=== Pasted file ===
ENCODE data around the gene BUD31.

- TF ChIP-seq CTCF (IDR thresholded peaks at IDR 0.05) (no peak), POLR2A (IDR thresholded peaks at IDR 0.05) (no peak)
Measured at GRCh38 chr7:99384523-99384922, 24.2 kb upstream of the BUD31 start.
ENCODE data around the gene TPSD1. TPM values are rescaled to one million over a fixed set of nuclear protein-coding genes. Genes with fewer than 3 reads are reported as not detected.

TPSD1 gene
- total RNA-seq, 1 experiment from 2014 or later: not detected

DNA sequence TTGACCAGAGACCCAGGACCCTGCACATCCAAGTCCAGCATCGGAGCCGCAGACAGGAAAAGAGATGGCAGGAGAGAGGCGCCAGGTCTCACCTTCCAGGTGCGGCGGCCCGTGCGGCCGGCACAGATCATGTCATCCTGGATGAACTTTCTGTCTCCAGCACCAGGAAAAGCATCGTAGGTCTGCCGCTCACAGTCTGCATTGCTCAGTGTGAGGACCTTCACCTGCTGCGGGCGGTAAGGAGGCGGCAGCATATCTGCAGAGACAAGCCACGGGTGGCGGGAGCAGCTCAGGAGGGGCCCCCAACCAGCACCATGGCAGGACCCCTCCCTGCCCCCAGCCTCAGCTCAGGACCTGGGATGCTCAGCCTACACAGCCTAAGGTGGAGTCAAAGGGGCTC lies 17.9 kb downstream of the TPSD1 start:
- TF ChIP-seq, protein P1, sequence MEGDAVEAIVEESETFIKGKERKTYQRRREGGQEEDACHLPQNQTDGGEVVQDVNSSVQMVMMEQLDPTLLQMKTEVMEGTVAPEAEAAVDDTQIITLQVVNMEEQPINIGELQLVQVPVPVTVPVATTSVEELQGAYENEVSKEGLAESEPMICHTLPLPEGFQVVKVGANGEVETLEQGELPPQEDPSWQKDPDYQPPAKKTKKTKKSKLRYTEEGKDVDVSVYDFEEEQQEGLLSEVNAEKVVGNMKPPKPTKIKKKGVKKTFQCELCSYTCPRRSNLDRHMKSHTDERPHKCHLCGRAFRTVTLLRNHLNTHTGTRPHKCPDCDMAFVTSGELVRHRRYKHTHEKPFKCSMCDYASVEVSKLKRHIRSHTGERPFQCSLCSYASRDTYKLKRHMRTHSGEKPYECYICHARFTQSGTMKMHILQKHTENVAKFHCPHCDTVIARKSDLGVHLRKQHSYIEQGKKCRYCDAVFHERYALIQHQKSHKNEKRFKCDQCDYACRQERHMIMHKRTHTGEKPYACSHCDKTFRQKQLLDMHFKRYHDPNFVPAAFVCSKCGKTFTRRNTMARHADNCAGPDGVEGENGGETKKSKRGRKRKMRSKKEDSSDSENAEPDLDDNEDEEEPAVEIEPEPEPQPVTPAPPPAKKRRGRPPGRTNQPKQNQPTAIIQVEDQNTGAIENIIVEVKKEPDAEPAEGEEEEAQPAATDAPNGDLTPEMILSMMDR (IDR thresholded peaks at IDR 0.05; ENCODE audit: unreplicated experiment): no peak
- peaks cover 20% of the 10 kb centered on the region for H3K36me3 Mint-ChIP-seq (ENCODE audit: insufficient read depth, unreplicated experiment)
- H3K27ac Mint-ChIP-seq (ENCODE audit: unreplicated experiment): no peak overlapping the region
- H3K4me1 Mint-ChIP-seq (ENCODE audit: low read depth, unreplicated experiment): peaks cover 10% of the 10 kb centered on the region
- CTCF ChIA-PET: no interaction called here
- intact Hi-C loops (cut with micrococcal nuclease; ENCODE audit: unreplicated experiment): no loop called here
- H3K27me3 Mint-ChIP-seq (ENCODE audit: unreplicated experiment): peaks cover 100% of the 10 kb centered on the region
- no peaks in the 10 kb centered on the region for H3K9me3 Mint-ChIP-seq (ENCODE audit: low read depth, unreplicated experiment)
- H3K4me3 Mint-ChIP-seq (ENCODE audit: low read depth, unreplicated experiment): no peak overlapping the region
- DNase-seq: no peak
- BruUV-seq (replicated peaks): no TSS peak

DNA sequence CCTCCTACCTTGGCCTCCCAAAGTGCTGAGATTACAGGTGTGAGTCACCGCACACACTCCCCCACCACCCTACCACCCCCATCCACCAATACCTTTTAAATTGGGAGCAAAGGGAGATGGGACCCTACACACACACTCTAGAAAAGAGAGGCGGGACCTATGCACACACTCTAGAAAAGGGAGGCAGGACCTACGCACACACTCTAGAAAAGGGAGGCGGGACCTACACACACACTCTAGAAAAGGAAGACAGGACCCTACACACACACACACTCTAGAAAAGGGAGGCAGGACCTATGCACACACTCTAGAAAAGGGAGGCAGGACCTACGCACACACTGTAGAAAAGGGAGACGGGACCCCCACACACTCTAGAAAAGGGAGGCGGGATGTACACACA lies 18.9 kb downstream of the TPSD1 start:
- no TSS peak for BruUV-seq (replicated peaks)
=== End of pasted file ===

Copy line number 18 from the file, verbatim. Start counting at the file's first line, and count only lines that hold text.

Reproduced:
- BruUV-seq (replicated peaks): no TSS peak